He was greeted enthusiastically by the children who came running, offered hugs and took his hand as we walked toward the temple. inside and out, colourful paintings of Buddhas life covered the walls and ceilings and before the golden shrines, percussion instruments were laid out for all to use. There were 10-15 huts on the ground used by underprivileged families and here they appear to live a happy, enriching life. Certainly one thing I love about the Buddhist temples in Cambodia is their charity and their obvious contribution back to the community. The children introduced me to their pet monkeys which were harnessed to trees and by then about a dozen children had joined us, ranging from 6-13 years old. They kicked the ball around, played their instruments for us and climbed trees to retrieve pod like strings of vegetables which they fed to us. The first was a lush and sweet green seeds from a tough, bean like pod. Shoving a different kind in our mouths a bitter, pungent taste took over which Julian promptly spit over the side, much to the amusement of the kids. We soon shared fond farewell's and when our bus came to pick us up (only two hours late this time) we left feeling fondly of our experience of the town despite a little needle in the back of our minds which suggested perhaps we were lied to about the broken down bus yesterday as a ruse to have guests in an otherwise empty hotel.
The border crossing into Laos cemented our impressions of the past weeks. The staff on the coach offered to complete everyones paperwork at the border and quietly inflated the price of each visa by a dollar and then added in another dollar for their efforts. Further to these charges, the Cambodian border officials wanted $2 'stamping' fee, and the Lao officials the same amount for 'overtime' which they start charging after 1600. To his disappointment we declined the coach staff assistance and proposed to do the legwork ourselves having been through Lao once already and knowing the visa costs. Lonely Planet suggests that the Cambodian stamp charge depends on 'how rich you look' and we accepted it as a given that we must pay, but the 'overtime' bribe on the Lao side is not mentioned and Julian spent 20 minutes arguing with the young guard, trying at least to halve the costs. Accosted by a westerner twice his age, using words like 'bribe' and 'blackmail' the border official would look anywhere but in Julians eyes and obviously embarrassed by the accusations he was eventually moved aside by a more senior officer who after 20+ years of dealing with unhappy tourists simply demanded the money without conscience or argument. When it came to the point of the coach throwing off our luggage, we of course paid, some satisfaction gained in knowing it took a good deal less time to earn the money than it did for them to extort it (before they divided it between the three guards there). It's a good scam though. Approximately 40 people on the coach, the charges only levied at foreigners: Seven days a week, US$2 per passenger for the Cambodians, US$2 for the Laos and another US$2 for the coach staff and the only thing we could do is withhold from the coach. A Japanese passenger had accompanied us in our fruitless crusade and requested a receipt, but you know that's never going to get him anywhere. It is worth noting however for those readers looking to make this border crossing, the Lao side may be paid in kip, 10,000 kip instead of US$2 will save about 35% in real terms. The border guards exchange rate is as criminal as the corruption that demands the bribe.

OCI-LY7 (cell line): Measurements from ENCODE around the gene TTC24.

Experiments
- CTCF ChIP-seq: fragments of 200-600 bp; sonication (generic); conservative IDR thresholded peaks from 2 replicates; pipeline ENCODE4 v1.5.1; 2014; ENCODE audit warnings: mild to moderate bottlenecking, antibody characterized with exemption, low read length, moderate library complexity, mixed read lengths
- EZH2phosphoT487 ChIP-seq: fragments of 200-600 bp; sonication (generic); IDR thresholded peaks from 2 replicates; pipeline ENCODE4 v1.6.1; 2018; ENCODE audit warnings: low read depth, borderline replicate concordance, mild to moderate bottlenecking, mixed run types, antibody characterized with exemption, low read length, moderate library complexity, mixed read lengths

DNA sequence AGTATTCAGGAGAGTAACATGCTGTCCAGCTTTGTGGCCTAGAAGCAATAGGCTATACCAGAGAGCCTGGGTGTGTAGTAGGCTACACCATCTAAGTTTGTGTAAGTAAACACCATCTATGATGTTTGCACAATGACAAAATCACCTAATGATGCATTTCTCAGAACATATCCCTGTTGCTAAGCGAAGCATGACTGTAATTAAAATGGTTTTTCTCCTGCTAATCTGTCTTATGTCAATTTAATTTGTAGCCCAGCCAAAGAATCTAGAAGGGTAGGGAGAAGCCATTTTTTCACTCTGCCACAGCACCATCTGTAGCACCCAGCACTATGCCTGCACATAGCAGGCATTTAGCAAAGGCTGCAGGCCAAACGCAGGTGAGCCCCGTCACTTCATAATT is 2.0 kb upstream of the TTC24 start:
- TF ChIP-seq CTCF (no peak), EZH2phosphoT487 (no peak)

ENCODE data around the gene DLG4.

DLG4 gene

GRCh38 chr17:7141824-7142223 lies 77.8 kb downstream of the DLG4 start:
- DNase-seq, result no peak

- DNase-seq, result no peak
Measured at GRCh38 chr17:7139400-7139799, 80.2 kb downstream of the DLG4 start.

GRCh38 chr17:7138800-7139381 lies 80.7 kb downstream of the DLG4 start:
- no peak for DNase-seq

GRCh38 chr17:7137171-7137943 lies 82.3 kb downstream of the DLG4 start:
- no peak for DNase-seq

It has overall been a disappointing experience of Cambodia. We were eager to visit the country but are left with an impression of a mercenary people and every conversation was punctuated with the thought of corrupt undertones. Despite the rare interaction with genuine openness and kindness from those outside of the tourist areas it was a great relief to be leaving. We had read in Lonely Planet that Cambodia's greatest asset is its people but in our experience, in comparison to the other countries we have passed through; especially those servicing the main tourist spots, have a lot yet to learn about interaction with outsiders. Angkor Wat is impressive beyond words and for the temple park alone the visit to Cambodia has been warranted, but the desperation and the constant bombardment from those looking to make a buck in any way possible was more marked here than anywhere else. By the time we crossed into Laos my head was swimming with suspicions: Do the buses conveniently run late each evening to encourage the overtime charge? DId the hotel owner lie to us the previous day in order to fill a room the night before? Surely the bike we were accused of stealing remains at the shop in Siem Reap. I can only hope our couch surfing host comes to understand the spirit of couch surfing or switches to AirB&B.com or a similar web site. I understand and appreciate that everyone needs to make a living but the stress of being a constant target, a victim in these underhanded games, has taken its toll and has negatively influenced my perspective of this part of the world. At the end of our first loop around the peninsula, we found ourselves locked away behind the walls of our hotels just to gain a little peace.